The changing purchasing habits of Chinese consumers have also driven the luxury price rises. Over the past few years, Chinese consumers have increasingly travelled to Europe to buy goods, because of the savings they can make on tax.
Price rises have reflected this habit, with goods in Europe rising by more than those in mainland China. Luxury goods in Paris saw annual price rises of 4.2 percent between 2012 and year-to-date 2014, for example, while products in Shanghai rose by only 1.6 percent.
As a result of price hikes in Europe, the savings Chinese could gain from shopping abroad had fallen to 26 percent by March 2014, down from 35 percent in July 2012.
Mixed views on price rise gains
While higher prices will improve some brands' margins and revenue, analysts are unconvinced that every brand will reap the benefits.
Rahul Sharma, managing director of Neev Capital, warned that price hikes had already proved detrimental to certain upmarket brands.
"Every year it is fair to say that the sector has pricing power and it flexes it. The key thing I would say is that they have had really big price increases since 2009, and for some brands, like Mulberry, it has blown up," he told CNBC in a phone interview. "Not every brand can keep increasing prices. Some have the brand equity."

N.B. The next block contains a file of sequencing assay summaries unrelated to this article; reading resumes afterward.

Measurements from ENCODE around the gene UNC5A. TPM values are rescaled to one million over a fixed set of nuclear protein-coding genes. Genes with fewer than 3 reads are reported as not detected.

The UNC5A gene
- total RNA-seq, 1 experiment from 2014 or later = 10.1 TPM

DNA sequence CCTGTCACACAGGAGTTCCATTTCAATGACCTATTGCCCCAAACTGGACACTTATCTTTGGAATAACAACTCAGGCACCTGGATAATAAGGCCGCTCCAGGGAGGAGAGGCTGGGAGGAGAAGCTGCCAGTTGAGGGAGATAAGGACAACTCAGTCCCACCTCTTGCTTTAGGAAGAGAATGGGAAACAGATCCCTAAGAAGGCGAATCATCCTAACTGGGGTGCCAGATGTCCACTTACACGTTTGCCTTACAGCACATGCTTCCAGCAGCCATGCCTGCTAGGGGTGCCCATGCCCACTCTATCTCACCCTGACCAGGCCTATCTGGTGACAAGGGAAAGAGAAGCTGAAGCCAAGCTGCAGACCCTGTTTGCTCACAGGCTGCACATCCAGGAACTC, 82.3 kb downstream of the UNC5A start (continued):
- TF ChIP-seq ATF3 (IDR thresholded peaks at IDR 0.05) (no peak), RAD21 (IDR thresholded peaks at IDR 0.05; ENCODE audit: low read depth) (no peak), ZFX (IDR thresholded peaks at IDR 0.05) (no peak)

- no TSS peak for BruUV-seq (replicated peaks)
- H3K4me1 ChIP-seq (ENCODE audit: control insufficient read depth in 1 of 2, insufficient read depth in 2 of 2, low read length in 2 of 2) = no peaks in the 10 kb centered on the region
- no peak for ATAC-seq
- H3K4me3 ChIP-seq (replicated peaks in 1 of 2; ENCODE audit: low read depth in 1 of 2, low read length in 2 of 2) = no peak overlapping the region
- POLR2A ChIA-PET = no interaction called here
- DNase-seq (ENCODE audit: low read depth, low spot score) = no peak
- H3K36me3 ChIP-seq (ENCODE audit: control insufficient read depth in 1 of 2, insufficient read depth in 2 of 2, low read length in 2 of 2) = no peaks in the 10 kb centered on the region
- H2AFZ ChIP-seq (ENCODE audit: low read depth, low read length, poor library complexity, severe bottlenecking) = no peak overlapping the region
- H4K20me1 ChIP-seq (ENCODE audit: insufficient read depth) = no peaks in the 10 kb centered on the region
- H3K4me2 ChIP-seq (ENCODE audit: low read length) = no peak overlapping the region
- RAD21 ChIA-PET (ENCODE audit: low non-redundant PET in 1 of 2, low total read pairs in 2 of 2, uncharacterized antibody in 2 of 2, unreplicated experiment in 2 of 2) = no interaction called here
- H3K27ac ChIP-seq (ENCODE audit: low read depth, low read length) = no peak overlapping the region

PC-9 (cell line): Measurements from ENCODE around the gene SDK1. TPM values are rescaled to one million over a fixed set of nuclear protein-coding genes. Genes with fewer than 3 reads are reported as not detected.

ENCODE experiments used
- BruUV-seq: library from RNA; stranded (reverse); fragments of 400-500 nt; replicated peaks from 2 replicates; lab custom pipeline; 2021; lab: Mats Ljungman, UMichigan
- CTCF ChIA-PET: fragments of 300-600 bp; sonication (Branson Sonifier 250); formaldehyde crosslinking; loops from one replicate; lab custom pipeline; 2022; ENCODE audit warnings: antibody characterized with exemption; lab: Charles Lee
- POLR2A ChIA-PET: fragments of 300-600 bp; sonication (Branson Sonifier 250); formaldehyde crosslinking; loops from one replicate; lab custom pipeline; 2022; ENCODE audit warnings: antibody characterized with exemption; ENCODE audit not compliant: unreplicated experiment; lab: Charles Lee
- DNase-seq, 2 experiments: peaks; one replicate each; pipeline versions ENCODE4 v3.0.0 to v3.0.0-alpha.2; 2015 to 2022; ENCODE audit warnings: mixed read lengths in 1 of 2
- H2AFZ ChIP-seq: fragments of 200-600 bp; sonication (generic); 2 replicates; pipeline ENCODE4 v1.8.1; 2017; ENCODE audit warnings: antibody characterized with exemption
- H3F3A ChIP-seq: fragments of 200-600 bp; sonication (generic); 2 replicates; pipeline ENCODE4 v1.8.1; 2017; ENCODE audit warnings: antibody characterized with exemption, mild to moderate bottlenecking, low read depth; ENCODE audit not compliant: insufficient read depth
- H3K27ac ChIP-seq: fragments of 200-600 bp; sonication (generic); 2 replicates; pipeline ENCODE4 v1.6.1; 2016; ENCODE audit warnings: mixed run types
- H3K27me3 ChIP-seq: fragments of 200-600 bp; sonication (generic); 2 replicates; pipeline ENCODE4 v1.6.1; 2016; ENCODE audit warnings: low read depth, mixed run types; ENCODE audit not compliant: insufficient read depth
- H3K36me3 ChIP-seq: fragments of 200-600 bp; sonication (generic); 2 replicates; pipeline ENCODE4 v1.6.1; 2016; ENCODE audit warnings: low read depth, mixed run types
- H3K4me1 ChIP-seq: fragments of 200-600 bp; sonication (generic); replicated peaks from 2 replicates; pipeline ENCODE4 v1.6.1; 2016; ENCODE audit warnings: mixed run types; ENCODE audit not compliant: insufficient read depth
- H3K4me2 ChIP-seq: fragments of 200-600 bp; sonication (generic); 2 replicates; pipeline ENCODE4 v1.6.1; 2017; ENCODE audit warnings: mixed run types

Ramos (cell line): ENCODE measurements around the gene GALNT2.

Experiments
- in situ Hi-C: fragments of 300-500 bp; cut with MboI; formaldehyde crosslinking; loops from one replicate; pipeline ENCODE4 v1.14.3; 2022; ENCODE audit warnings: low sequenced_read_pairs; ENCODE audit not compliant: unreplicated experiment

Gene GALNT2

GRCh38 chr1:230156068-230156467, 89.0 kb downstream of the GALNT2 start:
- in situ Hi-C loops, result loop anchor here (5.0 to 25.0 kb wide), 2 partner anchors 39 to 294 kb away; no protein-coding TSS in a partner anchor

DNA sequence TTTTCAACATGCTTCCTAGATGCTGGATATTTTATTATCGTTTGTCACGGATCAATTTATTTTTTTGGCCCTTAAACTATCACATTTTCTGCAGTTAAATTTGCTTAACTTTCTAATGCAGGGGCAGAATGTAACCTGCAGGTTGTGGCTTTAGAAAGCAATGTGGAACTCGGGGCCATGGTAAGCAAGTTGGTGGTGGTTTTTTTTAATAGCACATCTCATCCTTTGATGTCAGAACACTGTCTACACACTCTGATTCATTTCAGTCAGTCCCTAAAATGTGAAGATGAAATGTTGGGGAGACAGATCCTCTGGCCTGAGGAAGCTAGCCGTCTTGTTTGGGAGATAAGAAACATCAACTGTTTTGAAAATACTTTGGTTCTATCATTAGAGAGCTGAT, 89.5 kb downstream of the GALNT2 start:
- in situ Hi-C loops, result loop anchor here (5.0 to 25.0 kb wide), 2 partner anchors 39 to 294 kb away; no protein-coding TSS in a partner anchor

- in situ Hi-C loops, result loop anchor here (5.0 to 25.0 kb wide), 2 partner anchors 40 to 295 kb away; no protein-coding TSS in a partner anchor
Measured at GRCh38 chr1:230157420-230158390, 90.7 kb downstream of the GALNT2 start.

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France's Hermes has been one of the most aggressive brands in hiking its prices, along with Louis Vuitton, known for its iconic "LV" print. They have been followed by Richemont and Gucci.
"The likes of high-end brands such as Hermes and Chanel have no price resistance and consumers lap it up. The jury is still out on brands like Gucci," said Sharma.
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In terms of products, handbag prices rose 6 percent year-on-year between 2012 and year-to-date 2014. Jewellery prices rose 4.5 percent in the same period.
Experts said the rise in prices was as much about retaining brands' exclusivity as driving margins.
"We do see companies pushing prices up to reclaim that exclusivity," Anusha Couttigane, fashion consultant at Conlumino, told CNCB in a phone interview.